Hell’s Super by Mark Cain

Circles In Hell, Book 1

Synopsis: How can one damned handyman keep all Hell running when everything’s always breaking, devils and demons plot against him… and he’s terrible at fixing things?

Steve is Hell’s Super, its handyman. Being Mr. Fixit to the Underworld keeps him and his assistant, Orson Welles (yes, that Orson Welles), pretty busy, since things go on the blink all the time down there.
No malfunction has ever created so much inconvenience, though, as the malfunction of Hell’s Escalator, which leads from the Pearly Gates to the depths of Hades. What’s worse: the breakdown appears to be sabotage. Satan calls in Steve to investigate.

But Steve is distracted these days. He’s in love with Flo, a gorgeous, almost saintly figure who has come to Hell by choice to ease the suffering of the damned. What’s more: she seems to like him, but romance in Hell? That could never be.

Still, solving the mystery of the Escalator could earn him some points with Satan, maybe even a chance with Flo.

Or maybe not.

Review: Steve is the superintendent of hell and he is not good at it… That is the point, this is his punishment. He somehow manages to fix a lot of things with his duct tape. His assistant, Orson Welles, can not fix anything by himself but can only help Steve. Both will try to repair the Escalator of Hell while we meet other inhabitants. There is Florence Nighthingale (Steve is in love with her) who could have gone to Heaven but chose to come help the damned in Hell, Booh (Bat Out OF Hell), and many more.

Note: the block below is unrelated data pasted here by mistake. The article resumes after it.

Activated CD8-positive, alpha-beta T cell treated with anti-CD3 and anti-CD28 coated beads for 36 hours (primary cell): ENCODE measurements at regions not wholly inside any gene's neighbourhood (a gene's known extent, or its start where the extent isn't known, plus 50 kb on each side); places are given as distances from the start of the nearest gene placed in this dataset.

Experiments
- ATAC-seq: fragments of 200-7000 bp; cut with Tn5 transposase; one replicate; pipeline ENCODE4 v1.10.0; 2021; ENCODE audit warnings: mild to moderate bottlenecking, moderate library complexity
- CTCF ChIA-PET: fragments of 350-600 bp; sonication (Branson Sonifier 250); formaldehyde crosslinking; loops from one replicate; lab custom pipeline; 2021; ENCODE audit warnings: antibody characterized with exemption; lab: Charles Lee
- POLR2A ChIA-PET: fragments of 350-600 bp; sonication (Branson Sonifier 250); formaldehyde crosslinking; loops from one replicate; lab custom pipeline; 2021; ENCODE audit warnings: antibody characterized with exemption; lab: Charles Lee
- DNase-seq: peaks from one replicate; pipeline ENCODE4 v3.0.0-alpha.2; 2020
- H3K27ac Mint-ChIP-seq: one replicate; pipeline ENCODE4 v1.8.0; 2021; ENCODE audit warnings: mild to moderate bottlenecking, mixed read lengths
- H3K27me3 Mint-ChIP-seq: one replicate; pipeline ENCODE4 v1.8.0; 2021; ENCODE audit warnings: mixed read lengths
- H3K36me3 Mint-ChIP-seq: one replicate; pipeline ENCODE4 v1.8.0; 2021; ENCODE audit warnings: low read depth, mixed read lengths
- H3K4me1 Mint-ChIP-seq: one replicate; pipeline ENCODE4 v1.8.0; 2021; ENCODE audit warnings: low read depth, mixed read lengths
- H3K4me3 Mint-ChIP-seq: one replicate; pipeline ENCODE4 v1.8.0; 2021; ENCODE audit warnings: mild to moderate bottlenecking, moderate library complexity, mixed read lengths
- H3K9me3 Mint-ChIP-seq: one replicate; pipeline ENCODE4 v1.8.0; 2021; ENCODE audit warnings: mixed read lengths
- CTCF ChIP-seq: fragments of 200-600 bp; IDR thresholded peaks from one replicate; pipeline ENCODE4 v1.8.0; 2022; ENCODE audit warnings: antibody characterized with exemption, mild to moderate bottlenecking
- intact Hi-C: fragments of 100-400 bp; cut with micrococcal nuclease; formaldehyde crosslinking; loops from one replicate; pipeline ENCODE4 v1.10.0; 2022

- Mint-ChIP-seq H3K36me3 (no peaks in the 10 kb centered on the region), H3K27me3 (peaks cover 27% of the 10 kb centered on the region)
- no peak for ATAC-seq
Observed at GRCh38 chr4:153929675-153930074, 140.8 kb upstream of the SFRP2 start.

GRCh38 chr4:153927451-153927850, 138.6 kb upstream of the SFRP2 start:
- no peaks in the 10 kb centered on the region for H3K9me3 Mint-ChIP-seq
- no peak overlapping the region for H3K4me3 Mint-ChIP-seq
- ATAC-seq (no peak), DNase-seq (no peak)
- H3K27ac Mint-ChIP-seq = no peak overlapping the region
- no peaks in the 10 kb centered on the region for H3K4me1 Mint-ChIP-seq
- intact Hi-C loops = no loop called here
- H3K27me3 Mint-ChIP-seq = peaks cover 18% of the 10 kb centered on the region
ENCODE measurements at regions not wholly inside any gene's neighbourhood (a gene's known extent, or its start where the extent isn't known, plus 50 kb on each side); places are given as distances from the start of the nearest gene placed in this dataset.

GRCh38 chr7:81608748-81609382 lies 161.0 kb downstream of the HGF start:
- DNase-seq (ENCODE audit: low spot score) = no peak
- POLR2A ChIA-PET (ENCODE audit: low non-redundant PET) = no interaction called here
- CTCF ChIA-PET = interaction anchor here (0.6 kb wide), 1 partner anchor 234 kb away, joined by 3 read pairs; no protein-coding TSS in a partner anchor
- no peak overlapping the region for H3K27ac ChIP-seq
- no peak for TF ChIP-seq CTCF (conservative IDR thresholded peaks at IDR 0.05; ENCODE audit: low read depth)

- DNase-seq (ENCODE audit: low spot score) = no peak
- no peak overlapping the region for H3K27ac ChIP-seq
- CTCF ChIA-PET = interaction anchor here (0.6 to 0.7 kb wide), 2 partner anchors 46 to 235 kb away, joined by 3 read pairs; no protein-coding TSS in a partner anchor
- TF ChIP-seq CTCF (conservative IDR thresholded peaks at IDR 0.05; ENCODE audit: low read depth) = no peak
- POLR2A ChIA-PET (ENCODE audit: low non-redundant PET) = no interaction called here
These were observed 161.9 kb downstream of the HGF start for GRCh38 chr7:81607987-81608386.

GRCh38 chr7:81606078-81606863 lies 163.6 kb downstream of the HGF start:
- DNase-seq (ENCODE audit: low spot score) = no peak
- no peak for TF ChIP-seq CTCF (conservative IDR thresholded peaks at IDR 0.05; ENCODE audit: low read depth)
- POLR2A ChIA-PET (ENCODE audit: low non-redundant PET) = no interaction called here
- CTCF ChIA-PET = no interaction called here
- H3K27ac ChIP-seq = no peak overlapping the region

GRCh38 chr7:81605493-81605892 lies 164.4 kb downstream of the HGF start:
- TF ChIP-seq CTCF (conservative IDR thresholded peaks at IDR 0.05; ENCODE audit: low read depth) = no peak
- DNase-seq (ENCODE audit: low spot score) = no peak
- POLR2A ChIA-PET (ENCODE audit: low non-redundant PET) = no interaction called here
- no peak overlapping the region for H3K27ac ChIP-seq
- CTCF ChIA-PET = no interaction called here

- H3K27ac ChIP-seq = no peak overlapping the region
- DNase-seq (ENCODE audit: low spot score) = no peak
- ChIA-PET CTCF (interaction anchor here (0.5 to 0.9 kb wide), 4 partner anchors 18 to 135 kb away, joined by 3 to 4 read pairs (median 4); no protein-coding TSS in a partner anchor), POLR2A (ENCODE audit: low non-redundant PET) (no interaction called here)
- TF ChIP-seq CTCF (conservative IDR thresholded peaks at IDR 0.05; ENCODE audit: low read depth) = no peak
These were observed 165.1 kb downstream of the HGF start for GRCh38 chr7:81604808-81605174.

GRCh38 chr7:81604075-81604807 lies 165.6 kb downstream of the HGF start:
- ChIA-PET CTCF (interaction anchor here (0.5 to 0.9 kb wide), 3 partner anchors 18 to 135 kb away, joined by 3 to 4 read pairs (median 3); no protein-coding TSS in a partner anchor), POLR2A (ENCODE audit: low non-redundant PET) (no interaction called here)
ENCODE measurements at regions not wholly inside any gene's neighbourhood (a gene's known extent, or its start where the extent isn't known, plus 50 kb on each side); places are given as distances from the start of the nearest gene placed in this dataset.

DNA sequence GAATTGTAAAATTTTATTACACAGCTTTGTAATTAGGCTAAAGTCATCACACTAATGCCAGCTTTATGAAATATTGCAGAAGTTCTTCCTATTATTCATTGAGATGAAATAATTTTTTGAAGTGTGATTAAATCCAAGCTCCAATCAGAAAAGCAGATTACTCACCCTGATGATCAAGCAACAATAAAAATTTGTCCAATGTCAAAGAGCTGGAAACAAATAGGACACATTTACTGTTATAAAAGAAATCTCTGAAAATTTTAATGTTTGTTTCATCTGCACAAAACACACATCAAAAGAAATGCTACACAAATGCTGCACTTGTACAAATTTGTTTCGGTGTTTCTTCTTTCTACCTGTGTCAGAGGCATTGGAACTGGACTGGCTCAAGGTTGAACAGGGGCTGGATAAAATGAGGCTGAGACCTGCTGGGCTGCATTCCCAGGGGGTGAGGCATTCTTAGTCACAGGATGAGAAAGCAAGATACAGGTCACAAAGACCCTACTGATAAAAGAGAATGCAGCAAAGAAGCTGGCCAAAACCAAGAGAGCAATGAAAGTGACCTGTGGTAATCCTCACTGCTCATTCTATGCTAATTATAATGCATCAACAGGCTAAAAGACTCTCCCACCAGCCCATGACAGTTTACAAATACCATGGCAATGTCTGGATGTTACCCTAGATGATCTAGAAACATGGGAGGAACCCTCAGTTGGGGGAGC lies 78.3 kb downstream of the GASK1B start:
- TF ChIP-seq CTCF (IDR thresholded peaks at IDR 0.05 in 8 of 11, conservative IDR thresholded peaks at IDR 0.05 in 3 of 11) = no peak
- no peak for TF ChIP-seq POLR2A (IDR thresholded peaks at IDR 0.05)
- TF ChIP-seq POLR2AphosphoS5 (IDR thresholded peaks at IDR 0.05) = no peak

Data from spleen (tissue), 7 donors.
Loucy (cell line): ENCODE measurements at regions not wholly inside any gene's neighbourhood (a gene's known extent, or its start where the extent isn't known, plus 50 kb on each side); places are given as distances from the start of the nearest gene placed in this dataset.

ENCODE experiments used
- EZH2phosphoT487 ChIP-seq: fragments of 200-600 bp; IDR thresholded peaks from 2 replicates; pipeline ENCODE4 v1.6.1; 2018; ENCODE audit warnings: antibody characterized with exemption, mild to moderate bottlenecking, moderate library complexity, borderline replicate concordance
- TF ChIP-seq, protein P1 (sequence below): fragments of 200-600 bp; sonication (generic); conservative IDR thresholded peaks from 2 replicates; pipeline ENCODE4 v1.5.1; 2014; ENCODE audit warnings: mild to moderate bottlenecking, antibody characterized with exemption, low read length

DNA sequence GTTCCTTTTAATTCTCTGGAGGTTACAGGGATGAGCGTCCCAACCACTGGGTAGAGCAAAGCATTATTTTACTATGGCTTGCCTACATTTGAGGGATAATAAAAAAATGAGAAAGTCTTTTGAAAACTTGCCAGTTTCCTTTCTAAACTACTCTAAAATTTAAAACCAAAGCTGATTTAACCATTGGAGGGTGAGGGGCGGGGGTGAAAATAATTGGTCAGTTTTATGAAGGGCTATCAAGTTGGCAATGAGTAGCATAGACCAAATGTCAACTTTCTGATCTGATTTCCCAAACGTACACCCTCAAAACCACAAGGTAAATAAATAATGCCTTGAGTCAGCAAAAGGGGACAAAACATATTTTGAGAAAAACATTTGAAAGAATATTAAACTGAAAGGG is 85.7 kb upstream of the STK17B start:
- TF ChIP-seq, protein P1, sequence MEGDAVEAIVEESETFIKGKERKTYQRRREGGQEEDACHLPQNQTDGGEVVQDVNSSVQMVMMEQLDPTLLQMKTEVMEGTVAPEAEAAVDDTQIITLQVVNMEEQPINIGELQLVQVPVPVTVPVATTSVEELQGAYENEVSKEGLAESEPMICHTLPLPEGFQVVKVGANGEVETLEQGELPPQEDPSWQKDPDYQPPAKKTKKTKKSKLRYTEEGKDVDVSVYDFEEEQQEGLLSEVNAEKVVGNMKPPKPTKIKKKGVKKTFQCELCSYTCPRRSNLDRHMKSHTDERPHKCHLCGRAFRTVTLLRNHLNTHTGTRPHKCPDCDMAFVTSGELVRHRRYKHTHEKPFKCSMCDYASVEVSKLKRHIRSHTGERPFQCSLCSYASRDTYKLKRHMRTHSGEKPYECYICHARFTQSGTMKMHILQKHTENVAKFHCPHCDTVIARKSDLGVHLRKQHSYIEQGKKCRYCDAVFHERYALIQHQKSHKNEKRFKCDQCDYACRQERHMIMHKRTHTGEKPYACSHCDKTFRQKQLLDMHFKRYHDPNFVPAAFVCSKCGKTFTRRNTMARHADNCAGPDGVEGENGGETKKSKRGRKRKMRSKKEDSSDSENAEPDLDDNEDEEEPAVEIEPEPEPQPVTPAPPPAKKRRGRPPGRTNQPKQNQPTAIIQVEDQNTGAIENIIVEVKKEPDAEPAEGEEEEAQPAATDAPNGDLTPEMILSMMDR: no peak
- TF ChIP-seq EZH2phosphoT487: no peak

It is not hilarious but it is a funny and enjoyable book to read. The plot is interesting, but there are breaks in the story to explain the operation of Hell, it does not help because the pace of the story is already slow.

The series consists of four books. I do not have much more to say on the 3 volumes following this one. I gave the rating of 4 stars for books 2 and 3 because I found an improvement in the narrative rhythm. However, the book 4 received a rating of 3 because the plot was a little too predictable and expected.



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